Saturday, July 26, 2014

Drug-Use Statistics Trouble Those Looking to Curb Addiction

Risks Higher for State’s High School Students

Maryland Independent
by Nicole Clark Staff writer
July 23, 2014

Parents in Southern Maryland have continued to meet since two youth drug summits were held earlier this year, said DeForest Rathbone, a parent and grandfather who has been active in looking for solutions to curb addiction among students.

“All of them are telling the same story,” he said. It’s one of frustration when their children start taking drugs and the difficulty of trying to get youth sober and clean.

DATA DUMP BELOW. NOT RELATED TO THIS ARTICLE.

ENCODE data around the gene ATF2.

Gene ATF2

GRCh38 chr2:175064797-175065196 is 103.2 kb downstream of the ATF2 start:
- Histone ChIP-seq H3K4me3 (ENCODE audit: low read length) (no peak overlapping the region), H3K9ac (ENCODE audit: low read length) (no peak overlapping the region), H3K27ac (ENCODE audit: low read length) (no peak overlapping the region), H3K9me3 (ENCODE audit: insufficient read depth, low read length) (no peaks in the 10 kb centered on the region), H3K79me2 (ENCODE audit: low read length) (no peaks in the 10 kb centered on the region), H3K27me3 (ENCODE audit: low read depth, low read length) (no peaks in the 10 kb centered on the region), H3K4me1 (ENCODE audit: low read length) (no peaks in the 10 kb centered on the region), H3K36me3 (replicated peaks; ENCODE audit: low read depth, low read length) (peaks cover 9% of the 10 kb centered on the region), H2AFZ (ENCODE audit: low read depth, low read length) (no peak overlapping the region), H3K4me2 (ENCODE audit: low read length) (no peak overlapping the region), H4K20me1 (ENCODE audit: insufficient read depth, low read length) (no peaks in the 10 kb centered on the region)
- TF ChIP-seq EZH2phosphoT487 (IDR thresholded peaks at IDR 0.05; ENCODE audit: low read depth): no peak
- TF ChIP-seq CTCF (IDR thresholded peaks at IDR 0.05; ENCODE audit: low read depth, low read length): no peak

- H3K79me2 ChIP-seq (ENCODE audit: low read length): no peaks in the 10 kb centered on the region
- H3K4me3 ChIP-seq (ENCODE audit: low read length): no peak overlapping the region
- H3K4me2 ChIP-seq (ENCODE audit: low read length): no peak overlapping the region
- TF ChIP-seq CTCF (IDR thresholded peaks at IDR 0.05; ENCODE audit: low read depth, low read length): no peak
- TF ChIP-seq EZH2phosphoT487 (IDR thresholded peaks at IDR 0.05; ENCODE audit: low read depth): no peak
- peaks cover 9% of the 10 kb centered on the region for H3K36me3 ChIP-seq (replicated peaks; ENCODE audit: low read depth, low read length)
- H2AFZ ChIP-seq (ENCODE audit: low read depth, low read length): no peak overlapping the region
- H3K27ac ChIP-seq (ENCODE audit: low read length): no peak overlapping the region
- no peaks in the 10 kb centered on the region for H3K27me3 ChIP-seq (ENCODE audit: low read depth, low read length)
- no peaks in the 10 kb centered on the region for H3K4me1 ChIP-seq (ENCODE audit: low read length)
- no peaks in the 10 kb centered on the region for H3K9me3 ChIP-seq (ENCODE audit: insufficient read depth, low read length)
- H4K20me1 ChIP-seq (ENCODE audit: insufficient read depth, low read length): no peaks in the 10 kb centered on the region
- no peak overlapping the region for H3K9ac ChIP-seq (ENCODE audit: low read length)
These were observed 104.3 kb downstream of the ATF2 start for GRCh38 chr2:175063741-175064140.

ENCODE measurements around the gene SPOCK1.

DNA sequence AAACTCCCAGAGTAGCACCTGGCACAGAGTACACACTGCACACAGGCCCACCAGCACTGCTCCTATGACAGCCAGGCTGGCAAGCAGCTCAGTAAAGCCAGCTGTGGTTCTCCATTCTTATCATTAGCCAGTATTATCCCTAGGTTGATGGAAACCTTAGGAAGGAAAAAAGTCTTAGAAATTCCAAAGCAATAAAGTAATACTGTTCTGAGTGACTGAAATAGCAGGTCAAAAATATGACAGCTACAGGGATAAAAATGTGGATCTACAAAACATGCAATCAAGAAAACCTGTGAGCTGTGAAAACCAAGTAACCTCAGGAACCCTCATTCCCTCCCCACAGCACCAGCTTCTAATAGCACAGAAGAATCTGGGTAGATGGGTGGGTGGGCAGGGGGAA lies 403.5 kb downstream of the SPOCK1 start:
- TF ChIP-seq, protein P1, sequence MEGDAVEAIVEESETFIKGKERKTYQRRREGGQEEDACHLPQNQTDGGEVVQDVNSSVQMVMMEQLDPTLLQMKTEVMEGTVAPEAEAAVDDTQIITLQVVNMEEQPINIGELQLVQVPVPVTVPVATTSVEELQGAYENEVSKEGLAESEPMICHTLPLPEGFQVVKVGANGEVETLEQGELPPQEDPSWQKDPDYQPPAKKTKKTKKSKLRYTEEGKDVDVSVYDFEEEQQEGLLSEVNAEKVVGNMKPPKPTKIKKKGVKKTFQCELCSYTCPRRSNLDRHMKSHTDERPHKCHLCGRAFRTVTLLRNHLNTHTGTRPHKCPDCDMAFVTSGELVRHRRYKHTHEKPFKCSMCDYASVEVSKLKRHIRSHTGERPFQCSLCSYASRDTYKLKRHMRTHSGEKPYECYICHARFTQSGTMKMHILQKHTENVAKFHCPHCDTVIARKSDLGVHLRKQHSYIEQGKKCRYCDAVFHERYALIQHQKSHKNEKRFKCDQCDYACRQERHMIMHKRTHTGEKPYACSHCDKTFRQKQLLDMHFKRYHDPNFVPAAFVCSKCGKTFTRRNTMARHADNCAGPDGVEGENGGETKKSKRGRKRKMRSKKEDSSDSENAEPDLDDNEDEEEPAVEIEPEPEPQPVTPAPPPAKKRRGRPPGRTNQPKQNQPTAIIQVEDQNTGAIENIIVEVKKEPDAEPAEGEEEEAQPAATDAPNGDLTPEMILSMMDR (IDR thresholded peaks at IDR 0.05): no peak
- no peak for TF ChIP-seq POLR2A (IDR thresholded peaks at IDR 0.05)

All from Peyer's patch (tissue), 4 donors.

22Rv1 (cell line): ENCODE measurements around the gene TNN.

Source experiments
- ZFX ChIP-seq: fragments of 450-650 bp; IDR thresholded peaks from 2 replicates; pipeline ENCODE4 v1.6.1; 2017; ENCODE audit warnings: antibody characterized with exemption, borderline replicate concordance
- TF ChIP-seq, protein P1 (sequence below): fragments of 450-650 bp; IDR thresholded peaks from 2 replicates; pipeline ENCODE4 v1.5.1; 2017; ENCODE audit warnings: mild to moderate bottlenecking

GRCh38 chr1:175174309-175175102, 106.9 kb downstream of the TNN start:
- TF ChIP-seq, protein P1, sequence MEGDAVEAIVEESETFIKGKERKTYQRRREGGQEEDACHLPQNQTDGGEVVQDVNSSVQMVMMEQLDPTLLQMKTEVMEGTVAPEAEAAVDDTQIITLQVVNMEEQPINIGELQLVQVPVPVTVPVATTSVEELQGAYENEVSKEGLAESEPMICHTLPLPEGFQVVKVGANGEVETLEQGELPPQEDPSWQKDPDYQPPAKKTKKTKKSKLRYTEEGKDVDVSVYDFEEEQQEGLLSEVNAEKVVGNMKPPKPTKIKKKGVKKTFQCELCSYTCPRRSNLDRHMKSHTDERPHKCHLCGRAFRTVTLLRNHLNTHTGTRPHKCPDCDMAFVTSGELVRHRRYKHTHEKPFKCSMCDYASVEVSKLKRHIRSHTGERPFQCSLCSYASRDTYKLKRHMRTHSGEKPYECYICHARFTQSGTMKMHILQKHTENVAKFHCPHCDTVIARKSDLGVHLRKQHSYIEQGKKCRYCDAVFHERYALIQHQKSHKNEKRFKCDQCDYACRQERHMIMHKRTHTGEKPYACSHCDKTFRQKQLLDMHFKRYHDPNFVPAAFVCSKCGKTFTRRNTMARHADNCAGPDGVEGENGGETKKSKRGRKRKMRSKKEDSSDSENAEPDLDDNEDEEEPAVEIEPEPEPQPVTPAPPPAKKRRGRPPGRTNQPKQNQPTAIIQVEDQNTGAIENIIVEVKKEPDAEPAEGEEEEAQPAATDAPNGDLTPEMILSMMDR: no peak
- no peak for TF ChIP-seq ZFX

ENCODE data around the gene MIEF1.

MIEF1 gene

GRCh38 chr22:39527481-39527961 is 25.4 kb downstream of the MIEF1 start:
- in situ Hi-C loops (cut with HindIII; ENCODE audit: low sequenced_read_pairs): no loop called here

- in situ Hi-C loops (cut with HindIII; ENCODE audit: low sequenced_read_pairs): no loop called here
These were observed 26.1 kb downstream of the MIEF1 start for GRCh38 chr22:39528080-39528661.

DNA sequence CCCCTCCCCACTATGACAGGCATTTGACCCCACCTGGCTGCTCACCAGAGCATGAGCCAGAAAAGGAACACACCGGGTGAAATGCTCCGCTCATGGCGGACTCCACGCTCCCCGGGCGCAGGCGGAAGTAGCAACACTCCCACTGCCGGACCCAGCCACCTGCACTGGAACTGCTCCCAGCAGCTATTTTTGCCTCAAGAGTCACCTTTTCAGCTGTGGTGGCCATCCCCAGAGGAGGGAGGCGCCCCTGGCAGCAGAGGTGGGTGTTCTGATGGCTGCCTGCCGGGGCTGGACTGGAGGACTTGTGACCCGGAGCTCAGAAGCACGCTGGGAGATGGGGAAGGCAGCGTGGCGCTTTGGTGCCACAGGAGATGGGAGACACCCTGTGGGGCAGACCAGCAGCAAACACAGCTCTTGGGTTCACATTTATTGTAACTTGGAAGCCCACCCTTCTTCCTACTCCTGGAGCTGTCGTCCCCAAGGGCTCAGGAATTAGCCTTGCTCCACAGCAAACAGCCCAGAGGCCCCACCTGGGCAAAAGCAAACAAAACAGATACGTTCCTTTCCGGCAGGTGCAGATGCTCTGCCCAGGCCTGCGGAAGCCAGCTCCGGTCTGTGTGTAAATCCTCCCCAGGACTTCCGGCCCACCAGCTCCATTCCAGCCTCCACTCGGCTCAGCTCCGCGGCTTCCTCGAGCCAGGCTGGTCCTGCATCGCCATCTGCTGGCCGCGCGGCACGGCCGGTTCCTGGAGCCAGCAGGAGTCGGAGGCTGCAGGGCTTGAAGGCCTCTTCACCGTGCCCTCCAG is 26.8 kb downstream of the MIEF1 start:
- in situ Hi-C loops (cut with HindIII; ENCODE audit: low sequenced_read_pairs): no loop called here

“Private programs are costly, and public programs are overwhelmed,” Rathbone said recently. “It’s a big dilemma, and I think that’s going to continue on indefinitely because of the number of kids in the pipeline who’ve already been exposed to drugs.”

Activists like Rathbone, along with community health and school leaders, are looking at data, recently released from the Centers for Disease Control, that offer some clues about what risks Maryland youth are experiencing — everything from getting enough physical activity and eating breakfast in the morning, to being raped or having drugs offered to them in school.

Only 16.9 percent of Maryland high-schoolers questioned said they were currently using tobacco, compared to 22.4 percent nationwide, according to the 2013 CDC Youth Risk Behavior Survey. But Marylanders in that age group reported using a list of other drugs at higher percentages than their peers across the country.

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